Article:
Calling young artists to Many Cultures Day!

Calling young artists to Many Cultures Day!

Calling young artists to Many Cultures Day!

Folkmoot is looking for young artists and entrepreneurs, age 17 or younger, who want to share handmade art or crafts during Folkmoot 2018’s Many Cultures Day, Saturday, July 21.

Many Cultures Day will be a fun-filled festival-within-the-festival on the first weekend of Folkmoot 2018 and is designed with activities for youth and families.

Young artist-entrepreneurs can register for a vendor space by filling out an online application here and paying a $5 application fee.

Folkmoot 2018 opens July 19 and runs through July 29 and will feature performing dance troupes from Ghana, Italy, Czech Republic, Mexico, Thailland and Northern Cyprus and Venezuela as well as Anglo Appalachian and, as always, Cherokee dancers and musicians. 

Ticket packages and tickets for individual performances are available here.

Calling young artists to Many Cultures Day!Many Cultures Day is held immediately after the Parade of Nations down Main Street, Waynesville and features live entertainment by youthful singers and dancers, folk dance lessons by international performers, an arts and crafts tent, food and beverage trucks and activities lead by local nonprofit organizations.

This is the third year of Many Cultures Day and attendance is projected at 3,000 to 5,000 guests.

Young entrepreneurs must successfully submit their application by Friday, June 15, 2018 to be considered.

A shared tent will be provided but entrepreneurs must bring their own signage, table, chairs and table covering. Vendor guidelines and applications can be found here

Please no food or beverage products. Applications must be submitted with three (3) color images of items the applicant intends to sell.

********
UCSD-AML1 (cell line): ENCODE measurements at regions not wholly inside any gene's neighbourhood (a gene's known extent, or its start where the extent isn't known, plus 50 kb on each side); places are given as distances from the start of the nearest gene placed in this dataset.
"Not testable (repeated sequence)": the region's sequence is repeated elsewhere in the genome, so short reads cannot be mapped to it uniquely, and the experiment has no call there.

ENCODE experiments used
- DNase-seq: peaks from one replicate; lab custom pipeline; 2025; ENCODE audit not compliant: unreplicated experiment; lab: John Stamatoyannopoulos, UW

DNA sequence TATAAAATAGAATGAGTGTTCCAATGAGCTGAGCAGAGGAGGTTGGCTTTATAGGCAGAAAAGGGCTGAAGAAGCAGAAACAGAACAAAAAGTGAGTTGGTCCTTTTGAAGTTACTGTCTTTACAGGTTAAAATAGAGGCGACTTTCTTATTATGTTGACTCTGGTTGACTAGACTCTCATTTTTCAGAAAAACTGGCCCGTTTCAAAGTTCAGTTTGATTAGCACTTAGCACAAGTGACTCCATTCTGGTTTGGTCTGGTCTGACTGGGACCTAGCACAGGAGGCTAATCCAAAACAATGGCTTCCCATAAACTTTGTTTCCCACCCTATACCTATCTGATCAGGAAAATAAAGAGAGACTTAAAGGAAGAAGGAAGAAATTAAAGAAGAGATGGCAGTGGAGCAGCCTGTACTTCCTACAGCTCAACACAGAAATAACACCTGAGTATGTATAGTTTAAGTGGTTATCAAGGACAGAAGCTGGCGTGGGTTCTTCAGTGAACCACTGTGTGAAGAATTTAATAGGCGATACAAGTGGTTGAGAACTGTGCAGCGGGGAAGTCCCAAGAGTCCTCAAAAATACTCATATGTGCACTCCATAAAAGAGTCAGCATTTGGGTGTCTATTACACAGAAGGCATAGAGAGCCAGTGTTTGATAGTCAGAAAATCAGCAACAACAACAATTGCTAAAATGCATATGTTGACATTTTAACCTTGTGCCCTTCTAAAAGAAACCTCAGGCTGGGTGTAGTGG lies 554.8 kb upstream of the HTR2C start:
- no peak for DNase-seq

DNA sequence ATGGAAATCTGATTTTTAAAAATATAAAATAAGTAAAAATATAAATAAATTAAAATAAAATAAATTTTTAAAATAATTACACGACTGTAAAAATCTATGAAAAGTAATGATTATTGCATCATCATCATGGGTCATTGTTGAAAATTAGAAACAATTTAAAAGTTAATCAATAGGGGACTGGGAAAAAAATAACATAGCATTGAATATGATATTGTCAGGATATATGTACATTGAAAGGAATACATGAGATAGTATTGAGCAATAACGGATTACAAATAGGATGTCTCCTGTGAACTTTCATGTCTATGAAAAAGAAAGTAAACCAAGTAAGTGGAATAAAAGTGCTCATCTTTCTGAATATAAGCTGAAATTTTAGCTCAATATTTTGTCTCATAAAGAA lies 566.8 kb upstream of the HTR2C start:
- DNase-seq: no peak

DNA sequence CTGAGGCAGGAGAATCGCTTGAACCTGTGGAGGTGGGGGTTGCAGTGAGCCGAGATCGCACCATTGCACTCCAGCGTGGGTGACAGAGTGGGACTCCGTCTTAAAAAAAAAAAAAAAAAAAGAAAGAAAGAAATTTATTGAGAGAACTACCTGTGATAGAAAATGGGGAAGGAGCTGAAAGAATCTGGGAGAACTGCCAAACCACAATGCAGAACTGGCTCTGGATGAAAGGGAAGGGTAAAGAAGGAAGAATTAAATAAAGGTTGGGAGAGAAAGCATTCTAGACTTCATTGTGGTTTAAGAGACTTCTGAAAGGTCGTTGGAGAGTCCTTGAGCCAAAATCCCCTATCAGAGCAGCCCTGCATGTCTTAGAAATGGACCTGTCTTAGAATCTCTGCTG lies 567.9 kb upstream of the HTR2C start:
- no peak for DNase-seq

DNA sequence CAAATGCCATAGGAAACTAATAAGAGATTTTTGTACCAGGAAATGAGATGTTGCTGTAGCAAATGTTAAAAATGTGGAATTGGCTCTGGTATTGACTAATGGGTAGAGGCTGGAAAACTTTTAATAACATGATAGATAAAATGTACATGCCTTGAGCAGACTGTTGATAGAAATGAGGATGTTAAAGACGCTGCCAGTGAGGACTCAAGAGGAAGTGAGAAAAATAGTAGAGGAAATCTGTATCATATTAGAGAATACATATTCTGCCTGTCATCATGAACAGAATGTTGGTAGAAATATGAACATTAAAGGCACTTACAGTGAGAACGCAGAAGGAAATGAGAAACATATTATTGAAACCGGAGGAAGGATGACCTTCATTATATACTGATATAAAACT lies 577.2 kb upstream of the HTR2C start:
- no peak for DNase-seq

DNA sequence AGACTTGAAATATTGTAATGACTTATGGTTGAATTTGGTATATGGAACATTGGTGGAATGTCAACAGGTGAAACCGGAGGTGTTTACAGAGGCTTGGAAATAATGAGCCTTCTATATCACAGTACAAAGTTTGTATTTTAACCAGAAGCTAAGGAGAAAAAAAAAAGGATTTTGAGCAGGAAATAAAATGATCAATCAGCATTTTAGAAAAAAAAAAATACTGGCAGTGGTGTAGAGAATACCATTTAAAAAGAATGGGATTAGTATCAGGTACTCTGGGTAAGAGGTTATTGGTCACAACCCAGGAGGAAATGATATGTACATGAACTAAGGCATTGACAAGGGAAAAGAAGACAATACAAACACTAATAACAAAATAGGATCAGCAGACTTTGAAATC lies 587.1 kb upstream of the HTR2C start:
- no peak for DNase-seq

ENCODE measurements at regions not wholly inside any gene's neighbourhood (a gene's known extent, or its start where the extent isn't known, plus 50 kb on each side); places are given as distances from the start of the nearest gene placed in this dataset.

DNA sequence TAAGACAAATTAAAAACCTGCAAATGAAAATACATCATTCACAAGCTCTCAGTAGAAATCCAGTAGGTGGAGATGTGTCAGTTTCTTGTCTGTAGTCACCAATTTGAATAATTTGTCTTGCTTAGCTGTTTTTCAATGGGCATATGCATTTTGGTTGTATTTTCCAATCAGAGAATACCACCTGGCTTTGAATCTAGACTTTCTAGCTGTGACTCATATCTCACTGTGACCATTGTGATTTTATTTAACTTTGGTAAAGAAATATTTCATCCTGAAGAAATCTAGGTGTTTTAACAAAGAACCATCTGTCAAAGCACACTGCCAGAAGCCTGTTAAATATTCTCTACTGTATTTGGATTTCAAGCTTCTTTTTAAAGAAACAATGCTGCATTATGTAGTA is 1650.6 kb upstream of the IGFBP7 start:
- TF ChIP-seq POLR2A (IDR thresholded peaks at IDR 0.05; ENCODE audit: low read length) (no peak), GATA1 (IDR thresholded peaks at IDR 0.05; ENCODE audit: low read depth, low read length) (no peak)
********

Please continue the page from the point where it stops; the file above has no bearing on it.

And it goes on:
Please contact Laura Shepherd or Catherine MacCallum at 828-452-2997 for more information.

Folkmoot, a word meaning “meeting of the people,” provides communities all over Western North Carolina the opportunity to build a deeper sense of connection, mutual respect and shared purpose by experiencing other cultures.  

In 1973, Dr. Clinton Border, a Waynesville surgeon, accompanied a local square dance team to a folk festival in Sidmouth, England. There began the dream that would, 11 years later, become Folkmoot USA.

Border was convinced that Western North Carolina, which was already steeped in tradition and dedicated to the preservation of its own heritage, was the perfect location for an international folk festival in the United States. During the next few years, Border traveled to other festivals in Poland and France and began gathering information and developing contacts. He also started contacting local government and community leaders back home.

By 1983, Border was ready to present his vision to Haywood County’s community leaders. Despite language barriers and the inherent scheduling difficulties involved in getting foreign performers from their homes to Haywood County, Border believed something invaluable occurs when cultures so rich in tradition come together to share their lives.

One month after Border’s presentation to community leaders, a board of directors met to launch Folkmoot USA, the North Carolina International Folk Festival.

Our Volunteer Spotlight shines on David Bortle

Our Volunteer Spotlight shines on David Bortle

Our Volunteer Spotlight shines on David Bortle, one of our invaluable sound crew members.

In addition to working with Folkmoot, David works with a diverse array of arts and cultural groups including rock n’ roll bands, corporate theatres, a ballet and ballroom and other performance styles and organizations.

He will serve as one of the sound engineers for Folkmoot 2018. He and his crew will work around the clock during the festival to ensure that all sound equipment is in full operation for ten days of international dance and music performances.

Folkmoot 2018 opens July 19 and runs through July 29 and will feature performing dance troupes from Ghana, Italy, Czech Republic, Mexico, Thailland and Northern Cyprus and Venezuela as well as Anglo Appalachian and, as always, Cherokee dancers and musicians. 

Ticket packages and tickets for individual performances are available here.

Our Volunteer Spotlight shines on David Bortle